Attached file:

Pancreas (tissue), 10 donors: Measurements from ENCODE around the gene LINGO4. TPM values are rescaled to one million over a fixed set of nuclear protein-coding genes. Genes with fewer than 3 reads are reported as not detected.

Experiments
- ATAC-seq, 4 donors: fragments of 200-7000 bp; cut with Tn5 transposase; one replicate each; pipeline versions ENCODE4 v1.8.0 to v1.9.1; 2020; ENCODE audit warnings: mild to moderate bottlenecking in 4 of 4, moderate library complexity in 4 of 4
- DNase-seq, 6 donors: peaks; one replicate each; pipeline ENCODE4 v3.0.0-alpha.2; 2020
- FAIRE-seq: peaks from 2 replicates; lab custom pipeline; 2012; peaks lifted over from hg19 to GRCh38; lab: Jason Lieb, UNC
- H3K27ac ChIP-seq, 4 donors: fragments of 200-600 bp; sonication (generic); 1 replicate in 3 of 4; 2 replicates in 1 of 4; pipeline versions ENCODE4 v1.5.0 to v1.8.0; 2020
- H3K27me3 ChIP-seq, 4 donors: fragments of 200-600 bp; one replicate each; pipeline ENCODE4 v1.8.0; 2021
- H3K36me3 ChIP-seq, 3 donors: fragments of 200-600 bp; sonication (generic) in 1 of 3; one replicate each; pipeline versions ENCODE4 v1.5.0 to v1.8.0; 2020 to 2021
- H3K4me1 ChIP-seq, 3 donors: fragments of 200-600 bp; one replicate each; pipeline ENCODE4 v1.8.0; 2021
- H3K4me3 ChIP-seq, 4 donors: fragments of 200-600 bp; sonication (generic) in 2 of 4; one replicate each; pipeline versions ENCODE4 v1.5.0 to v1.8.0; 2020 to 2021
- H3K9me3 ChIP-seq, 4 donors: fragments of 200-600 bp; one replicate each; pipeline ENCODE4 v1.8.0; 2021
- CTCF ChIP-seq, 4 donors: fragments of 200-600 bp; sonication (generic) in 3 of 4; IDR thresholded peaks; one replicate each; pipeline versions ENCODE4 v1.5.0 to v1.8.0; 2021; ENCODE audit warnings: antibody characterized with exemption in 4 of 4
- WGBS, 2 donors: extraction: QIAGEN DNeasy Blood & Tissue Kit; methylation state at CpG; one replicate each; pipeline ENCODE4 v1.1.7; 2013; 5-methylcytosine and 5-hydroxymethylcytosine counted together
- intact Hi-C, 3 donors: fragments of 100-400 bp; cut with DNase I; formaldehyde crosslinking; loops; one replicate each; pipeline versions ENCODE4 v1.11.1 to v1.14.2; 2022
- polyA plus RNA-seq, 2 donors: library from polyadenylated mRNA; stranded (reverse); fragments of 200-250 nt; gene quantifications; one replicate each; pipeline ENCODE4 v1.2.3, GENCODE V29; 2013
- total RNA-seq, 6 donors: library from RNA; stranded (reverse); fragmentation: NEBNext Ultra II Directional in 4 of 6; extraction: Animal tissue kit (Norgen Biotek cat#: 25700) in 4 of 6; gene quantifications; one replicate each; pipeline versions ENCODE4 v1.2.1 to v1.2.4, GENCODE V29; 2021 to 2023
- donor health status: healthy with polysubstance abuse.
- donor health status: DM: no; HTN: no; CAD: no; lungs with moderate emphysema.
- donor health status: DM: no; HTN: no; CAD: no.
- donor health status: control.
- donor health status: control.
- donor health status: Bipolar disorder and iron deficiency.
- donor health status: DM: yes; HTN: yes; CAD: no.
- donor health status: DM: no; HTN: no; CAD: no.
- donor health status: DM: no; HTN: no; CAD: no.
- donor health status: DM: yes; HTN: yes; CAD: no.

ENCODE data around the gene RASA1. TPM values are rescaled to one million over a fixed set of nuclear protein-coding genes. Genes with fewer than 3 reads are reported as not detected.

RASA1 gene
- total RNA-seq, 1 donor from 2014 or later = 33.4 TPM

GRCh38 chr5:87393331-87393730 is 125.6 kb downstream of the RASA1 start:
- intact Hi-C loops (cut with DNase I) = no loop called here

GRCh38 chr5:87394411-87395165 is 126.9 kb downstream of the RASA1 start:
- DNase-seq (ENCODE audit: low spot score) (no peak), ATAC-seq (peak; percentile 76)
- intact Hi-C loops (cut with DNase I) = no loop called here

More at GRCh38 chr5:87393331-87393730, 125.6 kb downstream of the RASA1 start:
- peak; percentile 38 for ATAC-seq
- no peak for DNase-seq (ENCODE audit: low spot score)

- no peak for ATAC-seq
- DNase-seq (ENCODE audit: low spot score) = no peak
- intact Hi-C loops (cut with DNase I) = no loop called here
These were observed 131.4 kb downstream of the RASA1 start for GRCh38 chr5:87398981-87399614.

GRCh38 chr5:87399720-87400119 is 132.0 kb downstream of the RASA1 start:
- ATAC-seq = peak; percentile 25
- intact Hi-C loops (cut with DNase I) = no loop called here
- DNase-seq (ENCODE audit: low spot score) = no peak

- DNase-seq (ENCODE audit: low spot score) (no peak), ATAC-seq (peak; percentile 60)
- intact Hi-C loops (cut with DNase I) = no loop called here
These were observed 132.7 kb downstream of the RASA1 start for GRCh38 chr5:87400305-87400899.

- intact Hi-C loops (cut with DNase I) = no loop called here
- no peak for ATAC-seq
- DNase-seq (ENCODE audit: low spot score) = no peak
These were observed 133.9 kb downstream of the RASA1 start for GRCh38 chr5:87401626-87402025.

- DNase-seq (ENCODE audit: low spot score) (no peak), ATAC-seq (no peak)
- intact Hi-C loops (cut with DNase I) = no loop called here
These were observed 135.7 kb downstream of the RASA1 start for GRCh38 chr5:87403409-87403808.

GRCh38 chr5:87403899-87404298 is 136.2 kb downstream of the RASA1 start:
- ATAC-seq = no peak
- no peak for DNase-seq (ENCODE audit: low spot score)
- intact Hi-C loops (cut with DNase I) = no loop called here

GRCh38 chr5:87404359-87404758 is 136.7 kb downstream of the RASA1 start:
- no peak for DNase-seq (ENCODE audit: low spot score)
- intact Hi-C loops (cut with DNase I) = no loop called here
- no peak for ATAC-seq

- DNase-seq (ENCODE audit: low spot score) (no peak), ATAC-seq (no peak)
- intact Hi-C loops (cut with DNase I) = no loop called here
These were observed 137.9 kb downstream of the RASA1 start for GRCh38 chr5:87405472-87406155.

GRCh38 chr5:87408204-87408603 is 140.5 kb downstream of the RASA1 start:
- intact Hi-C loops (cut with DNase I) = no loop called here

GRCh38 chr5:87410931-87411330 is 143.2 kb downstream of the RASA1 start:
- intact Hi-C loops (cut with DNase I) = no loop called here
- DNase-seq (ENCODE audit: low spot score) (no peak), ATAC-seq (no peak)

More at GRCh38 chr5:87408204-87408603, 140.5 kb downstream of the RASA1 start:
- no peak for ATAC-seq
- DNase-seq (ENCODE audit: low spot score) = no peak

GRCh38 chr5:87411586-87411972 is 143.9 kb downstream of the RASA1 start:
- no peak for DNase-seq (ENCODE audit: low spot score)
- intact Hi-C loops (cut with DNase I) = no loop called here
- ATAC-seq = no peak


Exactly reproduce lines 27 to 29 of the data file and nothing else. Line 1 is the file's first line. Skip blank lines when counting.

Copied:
ENCODE data around the gene RASA1. TPM values are rescaled to one million over a fixed set of nuclear protein-coding genes. Genes with fewer than 3 reads are reported as not detected.

RASA1 gene
- total RNA-seq, 1 donor from 2014 or later = 33.4 TPM